We have a role in kasah covering. God wants us to cover the sins of others through love. We acknowledge that a person has sinned, but we forgive that person just as God has forgiven us.
For the concept of sakak covering, shepherding starts to get into dangerous ground. Shepherding teaches that our submission to a shepherd will protect us from evil. The Bible says: "The Lord is my strength and my shield; My heart trusts in Him, and I am helped..." (Psalm 28:7). In contrast to this, the Word says: "Do not trust in princes, In mortal man, in whom there is no salvation" (Psalm 146:3).
The shepherding movement puts fear in people by saying:
Efforts to by-pass or side-step a shepherd and "go it alone" will end in frustruation, deception, and spiritual ruin.
However, in I Corinthians 2, Paul instructs the church about how Christ speaks to us. The Lord does this through His Spirit (v. 12) "that we might know the things freely given to us by God." If we are spiritual, then, we can appraise all things (v. 15). To top it all off, Paul says that "we have the mind of Christ" (v. 16). All Christians have the Holy Spirit (Rom. 8:9), and thus have the capacity to know the mind of Christ.
Moreover, we know that Christ speaks to us (Rev. 3:20), and that He has promised to be with us to the end of the age (Matt. 28:20). John 16:13 says the Holy Spirit will "guide you into all the truth," and if we are led by the Spirit of God, we are sons of God (Rom. 8:14). Our relationship with Christ, then, is a personal one, not just an indirect one that comes through submission to the shepherds.
It is legitimate for Christian churches to have elders, or shepherds. They are to teach the word of God. Since Christians have the Holy Spirit, we can judge all things, even what the church leaders are saying. We should be humble and open to what God is saying through our leaders. These shepherds can provide protection, or an extra safety net to ensure that when we study the Bible we are interpreting it correctly. It is totally wrong, however, to say that our protection comes through our submission.
The most egregious error, however, is in relation to kaphar covering. This occurs because shepherding teaches blind obedience. The shepherd does not have to be right, we just have to obey.
The shepherding movement has applied to men what rightfully belongs to God. Instead of saying the Lord is our covering, it claims that shepherds are our covering. While the Bible says we can trust in God for our strength and guidance, the shepherding movement says we need a man also. Shepherding fills people with fear and doubt about whether God can really take care of them.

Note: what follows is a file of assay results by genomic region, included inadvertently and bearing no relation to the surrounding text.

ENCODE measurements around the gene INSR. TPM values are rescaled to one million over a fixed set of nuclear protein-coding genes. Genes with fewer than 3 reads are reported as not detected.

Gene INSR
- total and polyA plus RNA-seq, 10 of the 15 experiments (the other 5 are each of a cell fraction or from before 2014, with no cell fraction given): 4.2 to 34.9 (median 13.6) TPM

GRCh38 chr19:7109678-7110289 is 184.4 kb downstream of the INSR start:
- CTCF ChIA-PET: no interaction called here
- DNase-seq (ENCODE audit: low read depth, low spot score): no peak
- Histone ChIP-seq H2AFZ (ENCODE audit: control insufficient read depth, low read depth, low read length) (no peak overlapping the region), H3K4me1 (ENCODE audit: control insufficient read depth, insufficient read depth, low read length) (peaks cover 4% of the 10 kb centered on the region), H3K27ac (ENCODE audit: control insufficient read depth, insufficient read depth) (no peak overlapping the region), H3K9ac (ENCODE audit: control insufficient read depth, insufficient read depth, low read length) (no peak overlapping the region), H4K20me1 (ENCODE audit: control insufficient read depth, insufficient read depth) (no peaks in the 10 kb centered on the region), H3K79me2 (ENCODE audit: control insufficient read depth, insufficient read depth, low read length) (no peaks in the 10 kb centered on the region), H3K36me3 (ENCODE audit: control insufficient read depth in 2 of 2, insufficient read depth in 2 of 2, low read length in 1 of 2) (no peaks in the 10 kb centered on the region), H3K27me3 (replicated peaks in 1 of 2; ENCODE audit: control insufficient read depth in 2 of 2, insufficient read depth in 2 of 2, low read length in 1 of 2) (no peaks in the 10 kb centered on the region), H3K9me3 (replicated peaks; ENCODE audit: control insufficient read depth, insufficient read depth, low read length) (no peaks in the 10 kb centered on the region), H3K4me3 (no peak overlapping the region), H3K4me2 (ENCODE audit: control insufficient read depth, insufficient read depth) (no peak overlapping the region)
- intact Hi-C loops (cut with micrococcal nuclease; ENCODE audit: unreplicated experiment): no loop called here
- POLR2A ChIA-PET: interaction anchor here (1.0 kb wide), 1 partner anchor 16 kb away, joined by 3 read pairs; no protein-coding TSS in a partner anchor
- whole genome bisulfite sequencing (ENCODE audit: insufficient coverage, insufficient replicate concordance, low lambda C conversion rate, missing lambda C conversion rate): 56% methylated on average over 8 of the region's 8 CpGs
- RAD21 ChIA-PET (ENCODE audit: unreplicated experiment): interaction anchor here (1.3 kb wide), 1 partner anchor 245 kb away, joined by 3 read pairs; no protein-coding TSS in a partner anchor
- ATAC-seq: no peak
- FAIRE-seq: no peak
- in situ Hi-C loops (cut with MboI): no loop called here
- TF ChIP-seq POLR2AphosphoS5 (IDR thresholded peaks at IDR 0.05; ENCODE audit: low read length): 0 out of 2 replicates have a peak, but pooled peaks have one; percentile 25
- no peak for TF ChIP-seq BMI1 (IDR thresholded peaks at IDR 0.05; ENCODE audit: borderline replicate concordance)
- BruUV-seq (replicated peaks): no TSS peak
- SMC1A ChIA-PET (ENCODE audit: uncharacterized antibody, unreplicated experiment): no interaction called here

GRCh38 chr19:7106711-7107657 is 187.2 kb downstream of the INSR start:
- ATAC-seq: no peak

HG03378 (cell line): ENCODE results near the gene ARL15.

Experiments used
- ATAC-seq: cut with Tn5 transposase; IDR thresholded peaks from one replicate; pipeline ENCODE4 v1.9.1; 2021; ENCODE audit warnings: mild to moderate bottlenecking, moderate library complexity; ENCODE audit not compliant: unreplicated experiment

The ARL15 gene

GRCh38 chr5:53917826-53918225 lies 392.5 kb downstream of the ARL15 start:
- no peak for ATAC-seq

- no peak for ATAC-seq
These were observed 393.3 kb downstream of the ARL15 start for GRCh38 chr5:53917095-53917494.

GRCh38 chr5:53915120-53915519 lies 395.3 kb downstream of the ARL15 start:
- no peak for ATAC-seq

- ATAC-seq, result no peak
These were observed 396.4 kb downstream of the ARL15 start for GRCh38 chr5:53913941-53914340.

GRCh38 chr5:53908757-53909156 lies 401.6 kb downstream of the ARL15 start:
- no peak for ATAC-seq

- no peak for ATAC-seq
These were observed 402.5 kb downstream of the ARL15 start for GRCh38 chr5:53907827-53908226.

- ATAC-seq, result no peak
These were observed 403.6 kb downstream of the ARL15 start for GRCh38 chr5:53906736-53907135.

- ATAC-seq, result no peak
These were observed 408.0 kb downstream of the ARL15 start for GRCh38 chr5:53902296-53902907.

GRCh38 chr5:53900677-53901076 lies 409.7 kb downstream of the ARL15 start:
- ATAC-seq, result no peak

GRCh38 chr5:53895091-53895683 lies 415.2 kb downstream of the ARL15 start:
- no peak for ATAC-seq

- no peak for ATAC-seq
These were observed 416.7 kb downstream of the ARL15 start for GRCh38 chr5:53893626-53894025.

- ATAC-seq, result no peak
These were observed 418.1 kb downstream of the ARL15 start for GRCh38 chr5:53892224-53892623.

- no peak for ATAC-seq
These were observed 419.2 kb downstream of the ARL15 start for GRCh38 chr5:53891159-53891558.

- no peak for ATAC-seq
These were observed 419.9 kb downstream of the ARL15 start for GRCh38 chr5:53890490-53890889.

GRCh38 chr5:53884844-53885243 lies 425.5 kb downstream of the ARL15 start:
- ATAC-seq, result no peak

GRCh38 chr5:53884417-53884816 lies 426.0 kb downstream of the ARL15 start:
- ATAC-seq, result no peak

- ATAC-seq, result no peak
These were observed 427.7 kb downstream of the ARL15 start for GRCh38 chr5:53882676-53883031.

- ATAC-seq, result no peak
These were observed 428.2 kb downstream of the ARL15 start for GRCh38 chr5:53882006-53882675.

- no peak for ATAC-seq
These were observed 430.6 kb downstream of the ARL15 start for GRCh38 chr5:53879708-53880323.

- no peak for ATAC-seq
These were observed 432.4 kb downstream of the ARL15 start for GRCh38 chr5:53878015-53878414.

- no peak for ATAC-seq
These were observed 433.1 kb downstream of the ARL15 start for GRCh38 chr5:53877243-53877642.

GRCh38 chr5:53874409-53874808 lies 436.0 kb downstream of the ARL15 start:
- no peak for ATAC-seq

By saying we do not obey those in authority because they are right, but because they are in authority, shepherding comes dangerously close to claiming kaphar covering. As we have seen from the Hebrew lexicon, the words covering, atonement, and propitiation have the same meaning. Romans 3:25 says Jesus Christ was displayed publicly "as a propitiation in His blood through faith." If we substitute the synonymous terms we see that:
A Better Answer
Over the years the shepherding movement in its original form has largely died out, and some of its original leaders have had to modify some of their teaching and denounce some of the "extremes" that occurred in the movement. It is doubtful that any of these teachers ever intended to replace Christ as a Christian's propitiation. Nevertheless, this could be the result of shepherding if it is followed to its logical conclusion. The best course is not to "play with fire" in the first place, and not get into false teaching even if it sounds "spiritual." The same types of teachings about shepherding, discipleship, and spiritual authority exist today, and Christians should not fall under them.
Instead, we should trust in the Lord as our covering. Proverbs 3:5 and 6 says:
When people have their total trust in the Lord, we can then give them the help and advice they need to learn how to grow as a Christian. Then we will see strong Christians develop, rather than weak and fearful ones.
©2005 Steve Coleman